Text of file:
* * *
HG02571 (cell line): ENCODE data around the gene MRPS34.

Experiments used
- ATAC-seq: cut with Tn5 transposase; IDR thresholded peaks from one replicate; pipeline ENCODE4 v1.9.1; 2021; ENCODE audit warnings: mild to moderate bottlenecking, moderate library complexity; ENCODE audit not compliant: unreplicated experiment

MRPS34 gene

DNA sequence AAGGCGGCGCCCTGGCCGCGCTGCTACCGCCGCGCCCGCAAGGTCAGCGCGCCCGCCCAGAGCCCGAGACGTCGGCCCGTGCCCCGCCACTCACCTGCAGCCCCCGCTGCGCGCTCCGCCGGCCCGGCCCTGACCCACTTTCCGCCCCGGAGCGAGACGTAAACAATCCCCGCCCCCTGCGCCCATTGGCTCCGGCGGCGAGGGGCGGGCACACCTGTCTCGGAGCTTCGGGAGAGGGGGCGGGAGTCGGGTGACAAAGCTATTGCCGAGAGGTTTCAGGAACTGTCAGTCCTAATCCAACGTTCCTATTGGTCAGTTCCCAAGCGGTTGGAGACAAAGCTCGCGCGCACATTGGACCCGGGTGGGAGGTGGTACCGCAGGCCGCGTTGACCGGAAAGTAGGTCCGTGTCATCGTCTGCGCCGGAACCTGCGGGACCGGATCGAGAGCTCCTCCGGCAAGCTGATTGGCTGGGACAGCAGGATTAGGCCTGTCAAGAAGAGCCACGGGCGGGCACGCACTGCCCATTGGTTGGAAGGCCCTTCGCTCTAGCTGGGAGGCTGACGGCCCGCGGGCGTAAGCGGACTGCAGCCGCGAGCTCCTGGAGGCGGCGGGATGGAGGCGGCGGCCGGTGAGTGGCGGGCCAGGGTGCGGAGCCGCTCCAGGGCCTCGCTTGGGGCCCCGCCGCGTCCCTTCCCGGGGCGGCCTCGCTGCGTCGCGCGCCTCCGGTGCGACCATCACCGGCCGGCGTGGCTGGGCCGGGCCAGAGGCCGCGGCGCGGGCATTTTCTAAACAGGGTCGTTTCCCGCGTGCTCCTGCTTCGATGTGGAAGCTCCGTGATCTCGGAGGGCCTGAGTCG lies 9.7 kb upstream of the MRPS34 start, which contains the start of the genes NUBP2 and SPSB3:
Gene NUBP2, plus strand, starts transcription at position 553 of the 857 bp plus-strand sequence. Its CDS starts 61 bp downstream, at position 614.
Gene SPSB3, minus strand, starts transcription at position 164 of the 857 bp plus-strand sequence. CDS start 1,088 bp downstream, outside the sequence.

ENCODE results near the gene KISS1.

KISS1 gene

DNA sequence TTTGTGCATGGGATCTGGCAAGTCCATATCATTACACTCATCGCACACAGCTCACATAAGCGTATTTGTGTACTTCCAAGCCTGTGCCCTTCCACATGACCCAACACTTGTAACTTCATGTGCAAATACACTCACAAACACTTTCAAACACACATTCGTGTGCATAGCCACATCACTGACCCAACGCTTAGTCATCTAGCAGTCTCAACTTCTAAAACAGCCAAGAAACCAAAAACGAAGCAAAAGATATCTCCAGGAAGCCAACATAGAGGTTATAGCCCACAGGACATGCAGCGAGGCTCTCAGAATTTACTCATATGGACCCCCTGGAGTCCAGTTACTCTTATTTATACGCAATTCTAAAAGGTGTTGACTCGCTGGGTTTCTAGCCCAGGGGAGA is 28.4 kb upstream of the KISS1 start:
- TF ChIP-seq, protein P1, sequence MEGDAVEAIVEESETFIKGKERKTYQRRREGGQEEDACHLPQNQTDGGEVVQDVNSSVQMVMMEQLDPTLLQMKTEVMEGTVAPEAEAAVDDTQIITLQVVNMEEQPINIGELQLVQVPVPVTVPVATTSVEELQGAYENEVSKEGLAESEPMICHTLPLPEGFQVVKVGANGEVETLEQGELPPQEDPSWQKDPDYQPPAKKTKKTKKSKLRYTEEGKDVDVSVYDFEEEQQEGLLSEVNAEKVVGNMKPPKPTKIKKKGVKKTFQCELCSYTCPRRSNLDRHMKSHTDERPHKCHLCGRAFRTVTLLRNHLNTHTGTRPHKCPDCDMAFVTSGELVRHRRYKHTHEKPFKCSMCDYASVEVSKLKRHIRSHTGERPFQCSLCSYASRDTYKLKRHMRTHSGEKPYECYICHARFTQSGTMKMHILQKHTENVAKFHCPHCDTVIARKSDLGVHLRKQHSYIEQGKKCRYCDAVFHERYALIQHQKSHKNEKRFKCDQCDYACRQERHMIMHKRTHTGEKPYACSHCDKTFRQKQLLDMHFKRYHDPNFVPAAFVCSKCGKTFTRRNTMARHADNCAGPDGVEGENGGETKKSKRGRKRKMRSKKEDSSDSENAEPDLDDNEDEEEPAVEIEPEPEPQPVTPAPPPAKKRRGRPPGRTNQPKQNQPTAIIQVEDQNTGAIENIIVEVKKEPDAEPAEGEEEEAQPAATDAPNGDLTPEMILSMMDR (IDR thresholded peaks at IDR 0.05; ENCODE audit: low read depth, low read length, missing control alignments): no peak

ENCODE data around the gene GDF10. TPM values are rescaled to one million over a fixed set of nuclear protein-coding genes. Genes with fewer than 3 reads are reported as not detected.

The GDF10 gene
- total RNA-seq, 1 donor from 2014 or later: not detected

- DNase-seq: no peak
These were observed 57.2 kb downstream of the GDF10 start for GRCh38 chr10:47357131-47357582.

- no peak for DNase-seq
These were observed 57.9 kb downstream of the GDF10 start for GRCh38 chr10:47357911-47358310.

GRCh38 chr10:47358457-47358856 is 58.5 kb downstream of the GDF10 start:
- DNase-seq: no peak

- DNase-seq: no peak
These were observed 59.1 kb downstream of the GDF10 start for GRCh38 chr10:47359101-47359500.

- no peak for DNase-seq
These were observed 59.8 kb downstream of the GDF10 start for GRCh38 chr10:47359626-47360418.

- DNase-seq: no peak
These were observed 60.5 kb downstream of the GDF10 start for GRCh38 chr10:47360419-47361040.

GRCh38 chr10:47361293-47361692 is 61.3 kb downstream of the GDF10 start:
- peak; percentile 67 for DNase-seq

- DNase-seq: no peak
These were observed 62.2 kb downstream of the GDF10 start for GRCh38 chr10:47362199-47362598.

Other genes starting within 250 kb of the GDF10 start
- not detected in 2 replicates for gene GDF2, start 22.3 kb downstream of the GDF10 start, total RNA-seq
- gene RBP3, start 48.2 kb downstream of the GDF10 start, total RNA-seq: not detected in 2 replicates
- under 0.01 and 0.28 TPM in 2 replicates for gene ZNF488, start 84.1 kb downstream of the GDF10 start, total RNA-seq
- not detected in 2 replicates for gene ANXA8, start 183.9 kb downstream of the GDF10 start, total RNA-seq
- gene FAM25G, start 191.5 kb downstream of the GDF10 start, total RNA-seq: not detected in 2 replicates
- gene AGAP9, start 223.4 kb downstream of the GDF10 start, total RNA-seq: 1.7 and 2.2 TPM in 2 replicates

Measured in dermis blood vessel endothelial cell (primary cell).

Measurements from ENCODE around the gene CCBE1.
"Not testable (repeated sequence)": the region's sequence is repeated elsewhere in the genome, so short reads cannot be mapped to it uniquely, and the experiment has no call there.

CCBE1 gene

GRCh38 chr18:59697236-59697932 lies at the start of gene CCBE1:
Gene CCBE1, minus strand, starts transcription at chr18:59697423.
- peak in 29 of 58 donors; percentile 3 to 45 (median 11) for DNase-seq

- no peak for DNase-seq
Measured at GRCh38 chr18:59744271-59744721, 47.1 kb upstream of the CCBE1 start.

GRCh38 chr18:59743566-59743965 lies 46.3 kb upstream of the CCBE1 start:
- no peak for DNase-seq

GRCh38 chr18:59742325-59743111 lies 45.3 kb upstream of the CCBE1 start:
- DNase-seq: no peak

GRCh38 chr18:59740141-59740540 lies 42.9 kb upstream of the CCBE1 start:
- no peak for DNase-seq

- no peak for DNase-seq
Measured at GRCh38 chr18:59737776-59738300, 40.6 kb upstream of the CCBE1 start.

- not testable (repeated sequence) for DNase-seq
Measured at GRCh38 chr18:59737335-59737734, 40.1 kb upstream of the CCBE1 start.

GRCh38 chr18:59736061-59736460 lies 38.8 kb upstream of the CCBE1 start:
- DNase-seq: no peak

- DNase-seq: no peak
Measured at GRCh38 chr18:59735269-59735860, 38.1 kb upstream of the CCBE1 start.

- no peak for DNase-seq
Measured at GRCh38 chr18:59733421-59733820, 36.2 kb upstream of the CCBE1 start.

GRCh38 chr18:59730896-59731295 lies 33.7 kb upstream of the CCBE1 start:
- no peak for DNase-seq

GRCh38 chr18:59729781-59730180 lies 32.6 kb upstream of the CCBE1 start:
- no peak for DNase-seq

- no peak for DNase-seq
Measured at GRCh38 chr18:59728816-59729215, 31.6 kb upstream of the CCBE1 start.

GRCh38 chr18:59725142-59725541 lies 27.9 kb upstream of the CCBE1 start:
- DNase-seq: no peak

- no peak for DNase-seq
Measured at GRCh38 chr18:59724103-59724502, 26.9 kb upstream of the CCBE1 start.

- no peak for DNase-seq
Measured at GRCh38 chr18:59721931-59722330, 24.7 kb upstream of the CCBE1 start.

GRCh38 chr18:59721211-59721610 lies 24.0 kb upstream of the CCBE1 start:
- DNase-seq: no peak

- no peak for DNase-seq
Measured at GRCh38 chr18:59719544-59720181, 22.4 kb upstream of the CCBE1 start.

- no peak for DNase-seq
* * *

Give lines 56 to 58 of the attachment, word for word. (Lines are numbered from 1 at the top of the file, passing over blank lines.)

Measured at GRCh38 chr18:59737335-59737734, 40.1 kb upstream of the CCBE1 start.

GRCh38 chr18:59736061-59736460 lies 38.8 kb upstream of the CCBE1 start:
- DNase-seq: no peak